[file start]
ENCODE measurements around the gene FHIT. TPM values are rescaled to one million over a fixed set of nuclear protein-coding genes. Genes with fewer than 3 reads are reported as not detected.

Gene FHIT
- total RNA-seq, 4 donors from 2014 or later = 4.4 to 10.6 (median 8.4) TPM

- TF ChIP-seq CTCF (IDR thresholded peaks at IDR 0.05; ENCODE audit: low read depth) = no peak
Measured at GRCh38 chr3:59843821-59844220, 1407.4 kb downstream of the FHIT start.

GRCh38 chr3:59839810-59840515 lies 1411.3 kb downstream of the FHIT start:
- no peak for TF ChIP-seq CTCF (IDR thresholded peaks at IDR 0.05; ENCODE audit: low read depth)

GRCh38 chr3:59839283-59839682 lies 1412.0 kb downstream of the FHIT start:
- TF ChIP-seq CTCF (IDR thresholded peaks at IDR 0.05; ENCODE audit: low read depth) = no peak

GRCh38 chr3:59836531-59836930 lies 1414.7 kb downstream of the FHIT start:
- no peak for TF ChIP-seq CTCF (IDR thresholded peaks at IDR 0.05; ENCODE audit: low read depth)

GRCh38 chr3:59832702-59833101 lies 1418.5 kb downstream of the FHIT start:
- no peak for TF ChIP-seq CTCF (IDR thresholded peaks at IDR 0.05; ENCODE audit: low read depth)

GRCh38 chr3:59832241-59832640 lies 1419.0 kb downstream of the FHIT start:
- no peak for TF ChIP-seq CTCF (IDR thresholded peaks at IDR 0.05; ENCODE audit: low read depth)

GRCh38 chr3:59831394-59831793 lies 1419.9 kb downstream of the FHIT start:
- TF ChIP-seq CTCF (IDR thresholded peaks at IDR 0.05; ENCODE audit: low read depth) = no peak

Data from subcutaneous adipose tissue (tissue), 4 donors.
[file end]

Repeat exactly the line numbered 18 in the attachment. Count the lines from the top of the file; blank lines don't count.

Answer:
Data from subcutaneous adipose tissue (tissue), 4 donors.